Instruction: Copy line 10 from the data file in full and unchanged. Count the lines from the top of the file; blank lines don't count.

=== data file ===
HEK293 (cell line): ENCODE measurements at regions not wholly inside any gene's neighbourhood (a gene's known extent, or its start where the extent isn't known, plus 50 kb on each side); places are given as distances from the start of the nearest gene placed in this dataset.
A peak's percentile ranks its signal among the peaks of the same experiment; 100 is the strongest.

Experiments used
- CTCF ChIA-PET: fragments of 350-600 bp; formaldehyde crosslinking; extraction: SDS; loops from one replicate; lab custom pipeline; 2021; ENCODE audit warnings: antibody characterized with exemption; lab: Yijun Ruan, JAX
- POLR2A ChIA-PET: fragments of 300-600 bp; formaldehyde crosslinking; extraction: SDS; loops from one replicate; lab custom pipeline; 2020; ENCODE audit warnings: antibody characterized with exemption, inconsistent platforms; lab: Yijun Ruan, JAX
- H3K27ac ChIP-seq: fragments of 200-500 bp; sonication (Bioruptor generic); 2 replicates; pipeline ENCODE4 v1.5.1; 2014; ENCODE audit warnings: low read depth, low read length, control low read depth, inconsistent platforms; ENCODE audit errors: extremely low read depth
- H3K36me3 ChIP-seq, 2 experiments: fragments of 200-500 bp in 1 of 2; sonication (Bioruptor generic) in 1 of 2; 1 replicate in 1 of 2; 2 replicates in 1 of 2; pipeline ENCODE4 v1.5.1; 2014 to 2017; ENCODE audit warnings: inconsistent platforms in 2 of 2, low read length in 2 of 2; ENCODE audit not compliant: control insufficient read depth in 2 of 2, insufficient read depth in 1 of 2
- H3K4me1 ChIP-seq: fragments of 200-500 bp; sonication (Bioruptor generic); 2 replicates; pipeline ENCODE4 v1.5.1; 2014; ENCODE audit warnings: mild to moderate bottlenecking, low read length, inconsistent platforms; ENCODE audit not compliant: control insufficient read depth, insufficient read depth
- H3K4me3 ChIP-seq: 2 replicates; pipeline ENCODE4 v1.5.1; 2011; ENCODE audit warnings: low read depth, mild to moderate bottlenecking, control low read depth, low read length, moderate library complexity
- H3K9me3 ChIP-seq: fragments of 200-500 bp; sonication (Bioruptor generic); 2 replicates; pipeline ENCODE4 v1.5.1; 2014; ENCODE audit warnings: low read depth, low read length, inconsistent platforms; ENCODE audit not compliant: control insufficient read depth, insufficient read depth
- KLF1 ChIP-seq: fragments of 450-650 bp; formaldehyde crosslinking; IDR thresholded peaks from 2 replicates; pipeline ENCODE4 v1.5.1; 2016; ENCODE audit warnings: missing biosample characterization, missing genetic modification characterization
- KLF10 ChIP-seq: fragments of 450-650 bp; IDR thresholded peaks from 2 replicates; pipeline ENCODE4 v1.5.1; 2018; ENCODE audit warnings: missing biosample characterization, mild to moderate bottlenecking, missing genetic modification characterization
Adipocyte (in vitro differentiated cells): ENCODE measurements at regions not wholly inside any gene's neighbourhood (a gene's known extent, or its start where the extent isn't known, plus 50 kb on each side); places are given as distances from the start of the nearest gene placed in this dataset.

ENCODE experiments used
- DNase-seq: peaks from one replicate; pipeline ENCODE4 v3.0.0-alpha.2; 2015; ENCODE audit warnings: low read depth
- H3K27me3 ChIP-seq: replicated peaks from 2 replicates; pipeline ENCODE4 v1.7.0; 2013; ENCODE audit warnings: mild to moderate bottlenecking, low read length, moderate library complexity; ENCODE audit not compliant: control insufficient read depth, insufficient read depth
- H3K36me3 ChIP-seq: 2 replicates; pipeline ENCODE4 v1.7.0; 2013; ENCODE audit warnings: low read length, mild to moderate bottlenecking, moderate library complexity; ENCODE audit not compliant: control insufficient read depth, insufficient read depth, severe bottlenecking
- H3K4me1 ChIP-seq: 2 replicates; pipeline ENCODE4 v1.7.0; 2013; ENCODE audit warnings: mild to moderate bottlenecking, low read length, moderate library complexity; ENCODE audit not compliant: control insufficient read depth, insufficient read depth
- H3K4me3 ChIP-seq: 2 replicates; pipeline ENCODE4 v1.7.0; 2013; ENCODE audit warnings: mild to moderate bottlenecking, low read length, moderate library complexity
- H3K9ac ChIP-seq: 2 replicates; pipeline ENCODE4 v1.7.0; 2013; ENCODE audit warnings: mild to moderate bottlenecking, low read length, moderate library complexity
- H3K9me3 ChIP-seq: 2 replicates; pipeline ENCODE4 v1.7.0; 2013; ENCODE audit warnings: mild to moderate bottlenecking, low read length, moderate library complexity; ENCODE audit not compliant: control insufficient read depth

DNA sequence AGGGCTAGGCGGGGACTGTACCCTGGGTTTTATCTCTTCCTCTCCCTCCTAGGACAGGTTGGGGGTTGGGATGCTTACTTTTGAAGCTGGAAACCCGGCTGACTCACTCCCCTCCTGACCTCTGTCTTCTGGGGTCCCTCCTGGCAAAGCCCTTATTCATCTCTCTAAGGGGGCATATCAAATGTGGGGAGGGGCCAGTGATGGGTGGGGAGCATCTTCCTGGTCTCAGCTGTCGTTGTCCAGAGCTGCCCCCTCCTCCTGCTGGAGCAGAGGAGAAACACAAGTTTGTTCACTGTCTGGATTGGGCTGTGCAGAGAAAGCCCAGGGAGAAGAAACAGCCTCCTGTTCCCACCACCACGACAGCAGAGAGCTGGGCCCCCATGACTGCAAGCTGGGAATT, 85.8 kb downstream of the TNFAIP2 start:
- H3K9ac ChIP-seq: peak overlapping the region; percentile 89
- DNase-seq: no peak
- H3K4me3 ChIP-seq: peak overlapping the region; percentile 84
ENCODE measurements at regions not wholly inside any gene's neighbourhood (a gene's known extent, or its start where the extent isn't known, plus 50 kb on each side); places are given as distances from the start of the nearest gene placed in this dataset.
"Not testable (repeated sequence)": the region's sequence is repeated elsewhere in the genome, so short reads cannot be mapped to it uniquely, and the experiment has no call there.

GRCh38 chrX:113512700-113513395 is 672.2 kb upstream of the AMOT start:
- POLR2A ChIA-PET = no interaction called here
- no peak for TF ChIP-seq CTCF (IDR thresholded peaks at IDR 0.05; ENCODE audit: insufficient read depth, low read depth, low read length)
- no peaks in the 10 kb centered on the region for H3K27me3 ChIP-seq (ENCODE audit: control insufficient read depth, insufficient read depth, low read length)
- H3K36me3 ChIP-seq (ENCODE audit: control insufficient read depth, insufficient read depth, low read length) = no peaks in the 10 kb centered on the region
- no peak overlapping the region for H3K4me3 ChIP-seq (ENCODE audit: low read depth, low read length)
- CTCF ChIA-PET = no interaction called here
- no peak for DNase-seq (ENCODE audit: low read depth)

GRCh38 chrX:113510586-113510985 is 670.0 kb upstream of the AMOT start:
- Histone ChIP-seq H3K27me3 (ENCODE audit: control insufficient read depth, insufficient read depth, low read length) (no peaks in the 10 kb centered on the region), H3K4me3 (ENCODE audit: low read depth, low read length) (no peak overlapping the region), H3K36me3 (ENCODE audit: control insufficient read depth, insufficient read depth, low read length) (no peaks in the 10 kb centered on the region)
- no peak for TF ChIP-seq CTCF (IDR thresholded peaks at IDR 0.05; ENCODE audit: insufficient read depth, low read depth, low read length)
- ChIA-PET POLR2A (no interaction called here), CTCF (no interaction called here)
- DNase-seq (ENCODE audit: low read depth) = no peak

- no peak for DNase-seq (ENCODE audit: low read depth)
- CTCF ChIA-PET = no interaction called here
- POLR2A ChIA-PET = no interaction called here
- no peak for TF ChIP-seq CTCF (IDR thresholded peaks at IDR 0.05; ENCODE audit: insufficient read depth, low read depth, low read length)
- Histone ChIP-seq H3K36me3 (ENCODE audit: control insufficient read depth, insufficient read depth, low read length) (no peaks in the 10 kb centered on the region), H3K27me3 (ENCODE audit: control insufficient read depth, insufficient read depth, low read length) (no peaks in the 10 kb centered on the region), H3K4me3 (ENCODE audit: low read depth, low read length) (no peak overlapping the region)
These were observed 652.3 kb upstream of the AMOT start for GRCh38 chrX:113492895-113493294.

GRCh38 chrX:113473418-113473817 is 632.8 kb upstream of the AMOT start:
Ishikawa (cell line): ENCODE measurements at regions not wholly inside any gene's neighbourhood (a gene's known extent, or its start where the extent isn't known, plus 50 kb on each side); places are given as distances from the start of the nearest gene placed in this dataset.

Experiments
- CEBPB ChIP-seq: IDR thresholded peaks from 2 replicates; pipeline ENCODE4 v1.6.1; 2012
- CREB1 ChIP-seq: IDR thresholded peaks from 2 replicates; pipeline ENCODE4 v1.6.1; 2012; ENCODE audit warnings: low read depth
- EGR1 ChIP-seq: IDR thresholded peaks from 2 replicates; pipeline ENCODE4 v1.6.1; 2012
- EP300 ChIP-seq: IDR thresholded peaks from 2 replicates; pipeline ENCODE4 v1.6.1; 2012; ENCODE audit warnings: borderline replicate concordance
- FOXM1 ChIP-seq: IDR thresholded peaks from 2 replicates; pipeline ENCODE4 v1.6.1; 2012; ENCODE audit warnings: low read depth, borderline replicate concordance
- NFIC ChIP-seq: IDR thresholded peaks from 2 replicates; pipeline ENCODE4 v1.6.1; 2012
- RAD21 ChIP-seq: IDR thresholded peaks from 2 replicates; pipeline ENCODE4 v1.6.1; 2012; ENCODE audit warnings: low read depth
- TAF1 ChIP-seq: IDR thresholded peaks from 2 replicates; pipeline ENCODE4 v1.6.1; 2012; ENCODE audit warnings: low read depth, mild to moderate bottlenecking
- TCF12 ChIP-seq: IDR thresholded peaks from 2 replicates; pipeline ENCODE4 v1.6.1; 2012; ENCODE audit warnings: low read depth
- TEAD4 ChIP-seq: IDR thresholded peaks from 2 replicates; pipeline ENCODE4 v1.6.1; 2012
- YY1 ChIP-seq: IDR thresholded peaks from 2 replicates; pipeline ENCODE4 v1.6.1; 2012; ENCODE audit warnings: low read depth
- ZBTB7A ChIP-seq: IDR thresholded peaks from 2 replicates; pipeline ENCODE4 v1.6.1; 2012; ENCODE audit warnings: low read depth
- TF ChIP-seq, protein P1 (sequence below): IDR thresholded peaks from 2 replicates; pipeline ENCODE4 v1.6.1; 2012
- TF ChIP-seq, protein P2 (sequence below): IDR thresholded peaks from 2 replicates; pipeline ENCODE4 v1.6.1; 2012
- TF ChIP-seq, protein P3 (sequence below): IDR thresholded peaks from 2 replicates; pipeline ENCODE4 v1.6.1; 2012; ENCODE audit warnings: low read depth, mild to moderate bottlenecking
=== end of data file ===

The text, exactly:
- H3K9me3 ChIP-seq: fragments of 200-500 bp; sonication (Bioruptor generic); 2 replicates; pipeline ENCODE4 v1.5.1; 2014; ENCODE audit warnings: low read depth, low read length, inconsistent platforms; ENCODE audit not compliant: control insufficient read depth, insufficient read depth